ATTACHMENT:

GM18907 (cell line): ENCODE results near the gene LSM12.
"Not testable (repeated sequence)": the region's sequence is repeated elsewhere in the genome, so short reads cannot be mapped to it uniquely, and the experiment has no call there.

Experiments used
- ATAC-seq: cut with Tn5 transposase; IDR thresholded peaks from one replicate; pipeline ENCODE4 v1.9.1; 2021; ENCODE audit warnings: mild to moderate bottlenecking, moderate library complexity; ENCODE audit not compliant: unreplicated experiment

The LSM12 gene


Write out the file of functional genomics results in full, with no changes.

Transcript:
GM18907 (cell line): ENCODE results near the gene LSM12.
"Not testable (repeated sequence)": the region's sequence is repeated elsewhere in the genome, so short reads cannot be mapped to it uniquely, and the experiment has no call there.

Experiments used
- ATAC-seq: cut with Tn5 transposase; IDR thresholded peaks from one replicate; pipeline ENCODE4 v1.9.1; 2021; ENCODE audit warnings: mild to moderate bottlenecking, moderate library complexity; ENCODE audit not compliant: unreplicated experiment

The LSM12 gene